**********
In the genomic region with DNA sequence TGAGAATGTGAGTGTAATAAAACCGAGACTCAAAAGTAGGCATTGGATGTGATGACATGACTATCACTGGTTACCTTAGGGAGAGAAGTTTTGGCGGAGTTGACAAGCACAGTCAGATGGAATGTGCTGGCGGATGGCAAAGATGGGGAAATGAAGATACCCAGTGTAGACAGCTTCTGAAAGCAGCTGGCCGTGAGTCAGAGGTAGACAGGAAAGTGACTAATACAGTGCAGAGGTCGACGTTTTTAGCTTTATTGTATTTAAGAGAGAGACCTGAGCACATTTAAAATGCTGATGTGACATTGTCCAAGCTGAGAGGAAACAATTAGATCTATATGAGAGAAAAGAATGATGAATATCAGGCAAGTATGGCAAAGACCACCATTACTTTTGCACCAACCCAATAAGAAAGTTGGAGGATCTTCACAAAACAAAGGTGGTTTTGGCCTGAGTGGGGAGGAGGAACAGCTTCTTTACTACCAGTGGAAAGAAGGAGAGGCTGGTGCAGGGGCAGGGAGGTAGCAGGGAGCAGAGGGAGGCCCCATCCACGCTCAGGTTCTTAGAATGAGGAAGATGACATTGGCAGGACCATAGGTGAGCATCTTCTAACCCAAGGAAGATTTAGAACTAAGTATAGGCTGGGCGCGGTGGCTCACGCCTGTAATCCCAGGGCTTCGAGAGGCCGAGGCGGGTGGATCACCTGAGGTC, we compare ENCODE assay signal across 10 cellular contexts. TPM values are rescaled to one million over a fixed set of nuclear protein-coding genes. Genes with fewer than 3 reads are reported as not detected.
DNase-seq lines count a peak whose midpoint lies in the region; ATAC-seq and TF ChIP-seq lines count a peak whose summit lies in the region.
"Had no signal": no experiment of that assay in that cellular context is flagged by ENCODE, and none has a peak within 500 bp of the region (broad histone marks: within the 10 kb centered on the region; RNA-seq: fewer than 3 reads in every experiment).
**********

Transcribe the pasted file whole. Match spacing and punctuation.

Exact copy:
In the genomic region with DNA sequence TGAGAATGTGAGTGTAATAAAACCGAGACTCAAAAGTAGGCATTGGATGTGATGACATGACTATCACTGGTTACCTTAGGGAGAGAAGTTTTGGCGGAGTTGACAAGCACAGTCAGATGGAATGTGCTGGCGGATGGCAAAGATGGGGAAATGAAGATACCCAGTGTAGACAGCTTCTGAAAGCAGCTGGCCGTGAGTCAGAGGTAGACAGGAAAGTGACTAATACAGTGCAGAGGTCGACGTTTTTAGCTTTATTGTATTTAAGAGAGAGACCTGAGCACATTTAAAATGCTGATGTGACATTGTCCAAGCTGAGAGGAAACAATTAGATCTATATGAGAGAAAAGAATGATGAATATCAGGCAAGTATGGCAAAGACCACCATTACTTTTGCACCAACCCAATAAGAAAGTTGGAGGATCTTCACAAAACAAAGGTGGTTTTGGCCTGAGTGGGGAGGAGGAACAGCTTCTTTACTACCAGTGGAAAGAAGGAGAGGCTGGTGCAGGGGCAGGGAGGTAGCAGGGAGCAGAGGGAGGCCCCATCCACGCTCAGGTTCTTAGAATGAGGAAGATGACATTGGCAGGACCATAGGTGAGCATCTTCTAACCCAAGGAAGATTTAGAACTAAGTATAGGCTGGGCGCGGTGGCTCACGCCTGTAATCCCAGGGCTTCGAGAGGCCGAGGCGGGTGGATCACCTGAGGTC, we compare ENCODE assay signal across 10 cellular contexts. TPM values are rescaled to one million over a fixed set of nuclear protein-coding genes. Genes with fewer than 3 reads are reported as not detected.
DNase-seq lines count a peak whose midpoint lies in the region; ATAC-seq and TF ChIP-seq lines count a peak whose summit lies in the region.
"Had no signal": no experiment of that assay in that cellular context is flagged by ENCODE, and none has a peak within 500 bp of the region (broad histone marks: within the 10 kb centered on the region; RNA-seq: fewer than 3 reads in every experiment).